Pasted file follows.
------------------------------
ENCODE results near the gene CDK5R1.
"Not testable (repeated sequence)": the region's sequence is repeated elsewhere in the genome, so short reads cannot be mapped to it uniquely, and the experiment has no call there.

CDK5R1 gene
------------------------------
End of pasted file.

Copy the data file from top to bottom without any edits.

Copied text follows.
ENCODE results near the gene CDK5R1.
"Not testable (repeated sequence)": the region's sequence is repeated elsewhere in the genome, so short reads cannot be mapped to it uniquely, and the experiment has no call there.

CDK5R1 gene